By Arvind Rattan.
Prior to the start of the academic year, first years have had the opportunity to take part in the Freshers’ Week organised in various student cities in the Netherlands. In this week, with dates varying in each city, the newly enrolled students are introduced to their universities and hogescholen (universities of applied sciences), to their new cities, to student societies and student associations, to a diversity of student practices, and most importantly to their peers. Traditionally, the Freshers’ week is accompanied with the consumption of alcohol, and is regarded as holidays by the first years and other students since it takes place in August.
The Freshers’ Week 2014 was very extraordinary compared to previous years of the Freshers’ Week. There are numerous reasons which have made this Freshers’ Week so different. The biggest elephant in the room was clearly the weather. The Freshers’ Week consists of many outdoor activities. Some of these activities have been completely ruined by rain. Despite the very stormy and rainy weather brought to the Netherlands by remnants of the infamous hurricane Bertha, many first years have thoroughly enjoyed their Freshers’ Week. In Eindhoven, however, the rain became too much for the first years, or to put it more accurately, for their accommodation. The Freshers’ Week of the Fontys University of Applied Sciences, which was attended by approximately 2,600 first years had to be cancelled, after their campsite was completely flooded.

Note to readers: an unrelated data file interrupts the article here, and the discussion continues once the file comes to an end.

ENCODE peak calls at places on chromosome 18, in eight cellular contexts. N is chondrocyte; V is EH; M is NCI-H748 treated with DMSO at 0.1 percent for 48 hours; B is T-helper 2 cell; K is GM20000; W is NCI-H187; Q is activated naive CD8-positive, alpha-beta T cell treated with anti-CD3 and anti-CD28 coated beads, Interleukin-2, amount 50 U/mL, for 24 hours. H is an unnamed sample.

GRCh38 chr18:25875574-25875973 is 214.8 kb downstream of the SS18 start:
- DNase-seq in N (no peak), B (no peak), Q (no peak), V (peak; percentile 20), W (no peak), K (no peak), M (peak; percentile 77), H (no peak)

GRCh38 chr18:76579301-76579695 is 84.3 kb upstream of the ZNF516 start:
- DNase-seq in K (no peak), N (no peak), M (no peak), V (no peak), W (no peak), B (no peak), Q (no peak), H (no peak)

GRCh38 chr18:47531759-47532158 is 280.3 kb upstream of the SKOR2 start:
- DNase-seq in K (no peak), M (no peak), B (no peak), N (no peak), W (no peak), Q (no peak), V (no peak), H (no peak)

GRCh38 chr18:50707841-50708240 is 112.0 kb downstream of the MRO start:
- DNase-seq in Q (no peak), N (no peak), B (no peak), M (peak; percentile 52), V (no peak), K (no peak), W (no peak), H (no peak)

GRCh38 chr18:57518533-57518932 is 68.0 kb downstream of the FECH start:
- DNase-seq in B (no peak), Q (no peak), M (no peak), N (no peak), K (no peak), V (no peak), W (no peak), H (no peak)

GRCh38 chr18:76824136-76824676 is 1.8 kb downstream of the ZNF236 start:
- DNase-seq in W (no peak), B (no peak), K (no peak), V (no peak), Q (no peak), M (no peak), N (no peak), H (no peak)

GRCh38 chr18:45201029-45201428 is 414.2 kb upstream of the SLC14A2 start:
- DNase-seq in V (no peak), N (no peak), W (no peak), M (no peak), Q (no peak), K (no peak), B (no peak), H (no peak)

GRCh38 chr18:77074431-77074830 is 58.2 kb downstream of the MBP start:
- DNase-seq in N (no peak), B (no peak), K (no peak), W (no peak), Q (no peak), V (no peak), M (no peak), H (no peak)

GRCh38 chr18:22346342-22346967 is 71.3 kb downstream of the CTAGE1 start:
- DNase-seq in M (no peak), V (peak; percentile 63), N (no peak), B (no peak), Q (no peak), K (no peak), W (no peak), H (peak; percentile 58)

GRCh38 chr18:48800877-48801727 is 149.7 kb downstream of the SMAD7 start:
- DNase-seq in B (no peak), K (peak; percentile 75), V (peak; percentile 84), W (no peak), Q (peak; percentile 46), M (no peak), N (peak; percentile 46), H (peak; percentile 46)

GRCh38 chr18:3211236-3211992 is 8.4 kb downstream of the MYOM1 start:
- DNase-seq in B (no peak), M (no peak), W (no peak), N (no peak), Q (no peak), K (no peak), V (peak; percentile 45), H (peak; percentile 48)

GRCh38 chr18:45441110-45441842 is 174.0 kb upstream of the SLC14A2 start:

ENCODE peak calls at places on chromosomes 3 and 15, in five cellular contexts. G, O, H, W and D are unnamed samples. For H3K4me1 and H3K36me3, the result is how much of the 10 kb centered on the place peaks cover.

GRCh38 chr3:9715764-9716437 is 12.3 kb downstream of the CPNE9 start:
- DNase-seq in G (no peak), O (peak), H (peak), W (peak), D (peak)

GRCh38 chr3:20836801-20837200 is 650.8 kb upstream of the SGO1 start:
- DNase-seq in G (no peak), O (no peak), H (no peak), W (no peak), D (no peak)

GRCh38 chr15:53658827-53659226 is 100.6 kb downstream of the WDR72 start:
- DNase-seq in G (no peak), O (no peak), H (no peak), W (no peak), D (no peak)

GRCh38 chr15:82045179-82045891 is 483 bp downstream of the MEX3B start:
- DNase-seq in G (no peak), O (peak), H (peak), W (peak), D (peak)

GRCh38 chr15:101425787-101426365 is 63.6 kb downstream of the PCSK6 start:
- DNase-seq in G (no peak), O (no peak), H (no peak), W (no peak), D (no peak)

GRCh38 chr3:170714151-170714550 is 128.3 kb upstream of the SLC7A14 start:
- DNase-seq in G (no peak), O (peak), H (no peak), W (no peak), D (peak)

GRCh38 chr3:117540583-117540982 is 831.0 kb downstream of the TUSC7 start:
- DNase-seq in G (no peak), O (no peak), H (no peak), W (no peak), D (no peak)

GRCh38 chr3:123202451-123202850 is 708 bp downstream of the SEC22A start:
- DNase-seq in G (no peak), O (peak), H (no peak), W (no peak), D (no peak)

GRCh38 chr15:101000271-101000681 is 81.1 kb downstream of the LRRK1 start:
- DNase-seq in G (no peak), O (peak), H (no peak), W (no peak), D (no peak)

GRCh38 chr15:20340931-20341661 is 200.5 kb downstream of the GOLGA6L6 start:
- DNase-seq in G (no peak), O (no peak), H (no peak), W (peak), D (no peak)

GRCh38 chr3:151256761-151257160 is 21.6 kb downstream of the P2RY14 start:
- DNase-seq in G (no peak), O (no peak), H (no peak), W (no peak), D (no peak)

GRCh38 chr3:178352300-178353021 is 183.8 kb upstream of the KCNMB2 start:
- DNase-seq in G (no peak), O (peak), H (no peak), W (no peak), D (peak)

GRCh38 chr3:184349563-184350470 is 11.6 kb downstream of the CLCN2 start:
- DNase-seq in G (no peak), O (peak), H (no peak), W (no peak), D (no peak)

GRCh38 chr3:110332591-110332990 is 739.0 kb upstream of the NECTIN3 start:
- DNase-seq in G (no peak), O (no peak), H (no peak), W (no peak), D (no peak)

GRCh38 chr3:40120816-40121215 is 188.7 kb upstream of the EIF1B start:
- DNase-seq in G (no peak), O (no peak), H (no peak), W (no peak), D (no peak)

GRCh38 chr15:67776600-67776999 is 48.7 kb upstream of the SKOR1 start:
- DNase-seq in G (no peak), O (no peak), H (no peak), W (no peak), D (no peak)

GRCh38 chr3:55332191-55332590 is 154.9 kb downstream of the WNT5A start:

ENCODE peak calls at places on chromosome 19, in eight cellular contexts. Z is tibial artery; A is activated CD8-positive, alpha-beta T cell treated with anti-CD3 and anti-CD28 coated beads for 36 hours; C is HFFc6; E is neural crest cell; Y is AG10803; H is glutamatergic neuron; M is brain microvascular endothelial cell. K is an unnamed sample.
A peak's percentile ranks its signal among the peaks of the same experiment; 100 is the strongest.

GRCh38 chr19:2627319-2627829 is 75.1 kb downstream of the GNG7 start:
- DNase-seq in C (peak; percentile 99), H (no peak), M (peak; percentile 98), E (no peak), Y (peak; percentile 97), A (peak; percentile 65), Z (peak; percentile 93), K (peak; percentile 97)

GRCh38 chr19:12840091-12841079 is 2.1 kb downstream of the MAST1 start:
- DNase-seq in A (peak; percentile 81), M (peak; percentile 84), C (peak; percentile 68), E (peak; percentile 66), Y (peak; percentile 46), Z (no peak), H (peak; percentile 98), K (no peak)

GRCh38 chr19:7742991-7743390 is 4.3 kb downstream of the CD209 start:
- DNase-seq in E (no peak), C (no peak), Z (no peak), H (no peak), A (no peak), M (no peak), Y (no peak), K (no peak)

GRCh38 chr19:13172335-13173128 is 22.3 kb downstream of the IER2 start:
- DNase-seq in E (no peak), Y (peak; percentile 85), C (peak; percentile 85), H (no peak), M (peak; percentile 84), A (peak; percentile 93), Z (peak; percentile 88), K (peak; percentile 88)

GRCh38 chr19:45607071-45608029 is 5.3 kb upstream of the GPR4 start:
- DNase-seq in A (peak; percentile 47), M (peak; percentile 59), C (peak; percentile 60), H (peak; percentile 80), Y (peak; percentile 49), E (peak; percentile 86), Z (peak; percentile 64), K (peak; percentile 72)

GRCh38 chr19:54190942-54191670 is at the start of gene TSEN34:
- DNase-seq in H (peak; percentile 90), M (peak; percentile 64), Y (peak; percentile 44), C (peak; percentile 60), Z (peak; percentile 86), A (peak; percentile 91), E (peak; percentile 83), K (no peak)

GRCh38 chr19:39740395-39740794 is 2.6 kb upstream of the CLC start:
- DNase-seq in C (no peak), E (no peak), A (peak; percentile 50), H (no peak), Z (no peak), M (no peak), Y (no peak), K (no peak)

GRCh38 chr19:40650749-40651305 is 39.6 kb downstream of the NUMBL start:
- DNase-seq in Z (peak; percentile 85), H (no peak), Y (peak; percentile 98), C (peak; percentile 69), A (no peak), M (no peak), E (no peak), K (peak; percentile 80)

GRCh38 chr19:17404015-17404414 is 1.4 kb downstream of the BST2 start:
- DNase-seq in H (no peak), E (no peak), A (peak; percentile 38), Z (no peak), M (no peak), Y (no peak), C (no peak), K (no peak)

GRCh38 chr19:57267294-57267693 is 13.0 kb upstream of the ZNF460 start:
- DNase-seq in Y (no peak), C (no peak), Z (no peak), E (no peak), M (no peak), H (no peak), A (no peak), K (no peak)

Another big factor which has contributed to the distinct Freshers’ Week 2014 was the big change in alcohol policy. In January 2014, a new law came into effect, which effectively prevents the consumption of alcohol by minors, i.e. those below the age of 18. Not only are the bars, older friends and others subject to fines if they get caught giving alcohol to first years younger than 18 years, those first years will be fined too – a 90 euro fine. As stated previously, the Freshers’ Week in the Netherlands is traditionally accompanied with the consumption of alcohol. The organising committees of the Freshers’ Week have anticipated this change. The committees had taken colourful precautions to distinguish the first years by age. The first years had to wear coloured wristbands which precisely indicated their age. Not only was the application and enforcement of this policy successful, this policy imposed on the first years by the organising committees had the fortunate side effect that uninvited guests to first years’ activities were spotted easily among the invited.
Finally, in the aftermath of the Dutch national disaster MH17, the first years of Tilburg University have paid their respects to their former dean of Liberal Arts and senator, professor Willem Witteveen.